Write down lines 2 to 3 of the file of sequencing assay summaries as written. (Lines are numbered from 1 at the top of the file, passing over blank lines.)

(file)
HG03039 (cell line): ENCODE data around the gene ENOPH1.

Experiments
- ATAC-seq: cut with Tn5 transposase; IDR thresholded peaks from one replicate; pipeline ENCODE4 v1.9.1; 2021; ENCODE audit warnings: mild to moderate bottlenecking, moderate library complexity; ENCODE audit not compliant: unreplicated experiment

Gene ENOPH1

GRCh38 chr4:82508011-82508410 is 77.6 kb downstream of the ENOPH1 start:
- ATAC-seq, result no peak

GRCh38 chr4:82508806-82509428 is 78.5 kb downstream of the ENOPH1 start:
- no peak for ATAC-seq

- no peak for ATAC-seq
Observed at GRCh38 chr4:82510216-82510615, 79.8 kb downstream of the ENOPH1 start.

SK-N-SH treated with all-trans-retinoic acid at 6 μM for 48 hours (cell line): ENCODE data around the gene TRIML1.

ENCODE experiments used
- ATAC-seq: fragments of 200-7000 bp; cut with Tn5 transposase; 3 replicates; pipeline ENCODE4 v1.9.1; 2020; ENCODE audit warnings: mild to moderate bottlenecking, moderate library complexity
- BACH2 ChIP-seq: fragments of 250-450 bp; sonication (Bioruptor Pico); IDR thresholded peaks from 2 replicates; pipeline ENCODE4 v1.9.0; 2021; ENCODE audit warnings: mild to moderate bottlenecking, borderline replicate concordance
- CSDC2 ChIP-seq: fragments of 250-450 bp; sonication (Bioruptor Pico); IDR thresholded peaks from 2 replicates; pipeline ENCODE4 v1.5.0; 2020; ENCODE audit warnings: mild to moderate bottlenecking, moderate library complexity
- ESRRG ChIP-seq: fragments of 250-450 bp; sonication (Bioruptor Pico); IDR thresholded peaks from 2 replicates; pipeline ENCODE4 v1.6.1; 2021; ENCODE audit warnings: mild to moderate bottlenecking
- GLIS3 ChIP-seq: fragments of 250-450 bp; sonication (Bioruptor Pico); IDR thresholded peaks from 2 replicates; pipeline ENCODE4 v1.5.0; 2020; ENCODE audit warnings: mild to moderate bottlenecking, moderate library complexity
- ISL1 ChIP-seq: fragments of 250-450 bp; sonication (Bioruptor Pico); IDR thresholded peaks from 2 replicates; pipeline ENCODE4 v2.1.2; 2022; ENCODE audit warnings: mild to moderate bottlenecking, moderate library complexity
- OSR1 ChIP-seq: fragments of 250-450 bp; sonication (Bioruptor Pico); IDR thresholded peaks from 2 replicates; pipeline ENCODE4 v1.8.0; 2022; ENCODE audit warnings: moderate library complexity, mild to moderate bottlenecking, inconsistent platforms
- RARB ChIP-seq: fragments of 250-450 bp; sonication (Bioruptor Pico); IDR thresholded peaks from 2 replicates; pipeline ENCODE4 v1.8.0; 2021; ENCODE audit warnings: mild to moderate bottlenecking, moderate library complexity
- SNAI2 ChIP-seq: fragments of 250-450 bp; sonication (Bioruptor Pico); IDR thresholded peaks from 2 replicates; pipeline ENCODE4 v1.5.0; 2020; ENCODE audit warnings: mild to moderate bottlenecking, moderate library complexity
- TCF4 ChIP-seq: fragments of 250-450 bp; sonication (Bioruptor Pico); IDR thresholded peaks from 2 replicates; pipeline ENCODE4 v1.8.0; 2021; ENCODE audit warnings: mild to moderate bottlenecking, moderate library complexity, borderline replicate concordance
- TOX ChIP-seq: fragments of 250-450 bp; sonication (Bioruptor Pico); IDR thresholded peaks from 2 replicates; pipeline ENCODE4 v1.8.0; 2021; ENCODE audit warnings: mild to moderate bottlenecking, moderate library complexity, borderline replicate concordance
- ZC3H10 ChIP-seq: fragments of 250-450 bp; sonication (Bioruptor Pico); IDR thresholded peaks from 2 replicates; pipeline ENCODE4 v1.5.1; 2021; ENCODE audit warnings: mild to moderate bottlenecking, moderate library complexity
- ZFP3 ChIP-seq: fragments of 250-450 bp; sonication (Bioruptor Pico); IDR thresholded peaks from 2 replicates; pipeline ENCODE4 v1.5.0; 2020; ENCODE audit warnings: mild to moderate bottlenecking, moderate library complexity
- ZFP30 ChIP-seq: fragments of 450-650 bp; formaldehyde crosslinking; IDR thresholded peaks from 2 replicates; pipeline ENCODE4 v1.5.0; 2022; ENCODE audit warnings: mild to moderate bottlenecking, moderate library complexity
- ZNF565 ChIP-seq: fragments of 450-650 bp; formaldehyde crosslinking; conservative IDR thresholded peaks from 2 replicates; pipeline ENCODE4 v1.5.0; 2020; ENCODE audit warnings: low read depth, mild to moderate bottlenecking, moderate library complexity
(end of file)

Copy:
Experiments
- ATAC-seq: cut with Tn5 transposase; IDR thresholded peaks from one replicate; pipeline ENCODE4 v1.9.1; 2021; ENCODE audit warnings: mild to moderate bottlenecking, moderate library complexity; ENCODE audit not compliant: unreplicated experiment